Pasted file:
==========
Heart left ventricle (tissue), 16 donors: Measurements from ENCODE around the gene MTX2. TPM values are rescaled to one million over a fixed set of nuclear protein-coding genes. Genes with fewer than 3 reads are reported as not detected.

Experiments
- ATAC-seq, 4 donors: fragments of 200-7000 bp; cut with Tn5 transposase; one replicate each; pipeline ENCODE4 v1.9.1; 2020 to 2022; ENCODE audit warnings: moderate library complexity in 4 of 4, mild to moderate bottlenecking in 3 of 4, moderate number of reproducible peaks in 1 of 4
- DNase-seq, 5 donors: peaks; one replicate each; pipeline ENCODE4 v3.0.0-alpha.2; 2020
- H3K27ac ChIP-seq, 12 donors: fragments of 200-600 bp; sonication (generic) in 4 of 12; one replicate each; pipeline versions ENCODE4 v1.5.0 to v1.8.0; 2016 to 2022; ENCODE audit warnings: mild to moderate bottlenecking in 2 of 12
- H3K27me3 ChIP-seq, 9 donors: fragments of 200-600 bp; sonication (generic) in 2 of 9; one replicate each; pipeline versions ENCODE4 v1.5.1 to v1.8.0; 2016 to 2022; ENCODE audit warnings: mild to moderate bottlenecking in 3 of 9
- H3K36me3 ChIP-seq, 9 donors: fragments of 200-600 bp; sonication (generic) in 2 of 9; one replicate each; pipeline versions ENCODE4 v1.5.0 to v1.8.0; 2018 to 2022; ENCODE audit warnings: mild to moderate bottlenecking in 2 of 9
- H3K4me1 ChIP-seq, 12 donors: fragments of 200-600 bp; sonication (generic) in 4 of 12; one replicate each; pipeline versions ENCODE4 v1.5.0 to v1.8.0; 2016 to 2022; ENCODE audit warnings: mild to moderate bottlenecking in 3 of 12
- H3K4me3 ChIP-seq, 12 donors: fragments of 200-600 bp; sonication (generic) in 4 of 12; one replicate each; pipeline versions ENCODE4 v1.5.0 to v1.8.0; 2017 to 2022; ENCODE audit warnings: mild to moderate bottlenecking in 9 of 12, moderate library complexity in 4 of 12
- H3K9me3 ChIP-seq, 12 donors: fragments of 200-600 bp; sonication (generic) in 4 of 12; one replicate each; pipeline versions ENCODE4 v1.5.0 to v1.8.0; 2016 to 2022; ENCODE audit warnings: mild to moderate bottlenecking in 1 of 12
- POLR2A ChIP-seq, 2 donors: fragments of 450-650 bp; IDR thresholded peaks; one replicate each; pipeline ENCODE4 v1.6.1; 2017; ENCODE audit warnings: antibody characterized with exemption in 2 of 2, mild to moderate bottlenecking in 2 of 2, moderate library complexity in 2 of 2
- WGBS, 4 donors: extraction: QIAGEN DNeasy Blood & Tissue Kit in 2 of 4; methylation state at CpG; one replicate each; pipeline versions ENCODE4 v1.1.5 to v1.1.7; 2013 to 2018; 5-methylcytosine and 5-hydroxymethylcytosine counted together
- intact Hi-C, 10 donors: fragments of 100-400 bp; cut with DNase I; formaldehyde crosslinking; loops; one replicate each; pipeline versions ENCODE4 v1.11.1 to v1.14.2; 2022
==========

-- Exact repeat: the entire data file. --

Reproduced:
Heart left ventricle (tissue), 16 donors: Measurements from ENCODE around the gene MTX2. TPM values are rescaled to one million over a fixed set of nuclear protein-coding genes. Genes with fewer than 3 reads are reported as not detected.

Experiments
- ATAC-seq, 4 donors: fragments of 200-7000 bp; cut with Tn5 transposase; one replicate each; pipeline ENCODE4 v1.9.1; 2020 to 2022; ENCODE audit warnings: moderate library complexity in 4 of 4, mild to moderate bottlenecking in 3 of 4, moderate number of reproducible peaks in 1 of 4
- DNase-seq, 5 donors: peaks; one replicate each; pipeline ENCODE4 v3.0.0-alpha.2; 2020
- H3K27ac ChIP-seq, 12 donors: fragments of 200-600 bp; sonication (generic) in 4 of 12; one replicate each; pipeline versions ENCODE4 v1.5.0 to v1.8.0; 2016 to 2022; ENCODE audit warnings: mild to moderate bottlenecking in 2 of 12
- H3K27me3 ChIP-seq, 9 donors: fragments of 200-600 bp; sonication (generic) in 2 of 9; one replicate each; pipeline versions ENCODE4 v1.5.1 to v1.8.0; 2016 to 2022; ENCODE audit warnings: mild to moderate bottlenecking in 3 of 9
- H3K36me3 ChIP-seq, 9 donors: fragments of 200-600 bp; sonication (generic) in 2 of 9; one replicate each; pipeline versions ENCODE4 v1.5.0 to v1.8.0; 2018 to 2022; ENCODE audit warnings: mild to moderate bottlenecking in 2 of 9
- H3K4me1 ChIP-seq, 12 donors: fragments of 200-600 bp; sonication (generic) in 4 of 12; one replicate each; pipeline versions ENCODE4 v1.5.0 to v1.8.0; 2016 to 2022; ENCODE audit warnings: mild to moderate bottlenecking in 3 of 12
- H3K4me3 ChIP-seq, 12 donors: fragments of 200-600 bp; sonication (generic) in 4 of 12; one replicate each; pipeline versions ENCODE4 v1.5.0 to v1.8.0; 2017 to 2022; ENCODE audit warnings: mild to moderate bottlenecking in 9 of 12, moderate library complexity in 4 of 12
- H3K9me3 ChIP-seq, 12 donors: fragments of 200-600 bp; sonication (generic) in 4 of 12; one replicate each; pipeline versions ENCODE4 v1.5.0 to v1.8.0; 2016 to 2022; ENCODE audit warnings: mild to moderate bottlenecking in 1 of 12
- POLR2A ChIP-seq, 2 donors: fragments of 450-650 bp; IDR thresholded peaks; one replicate each; pipeline ENCODE4 v1.6.1; 2017; ENCODE audit warnings: antibody characterized with exemption in 2 of 2, mild to moderate bottlenecking in 2 of 2, moderate library complexity in 2 of 2
- WGBS, 4 donors: extraction: QIAGEN DNeasy Blood & Tissue Kit in 2 of 4; methylation state at CpG; one replicate each; pipeline versions ENCODE4 v1.1.5 to v1.1.7; 2013 to 2018; 5-methylcytosine and 5-hydroxymethylcytosine counted together
- intact Hi-C, 10 donors: fragments of 100-400 bp; cut with DNase I; formaldehyde crosslinking; loops; one replicate each; pipeline versions ENCODE4 v1.11.1 to v1.14.2; 2022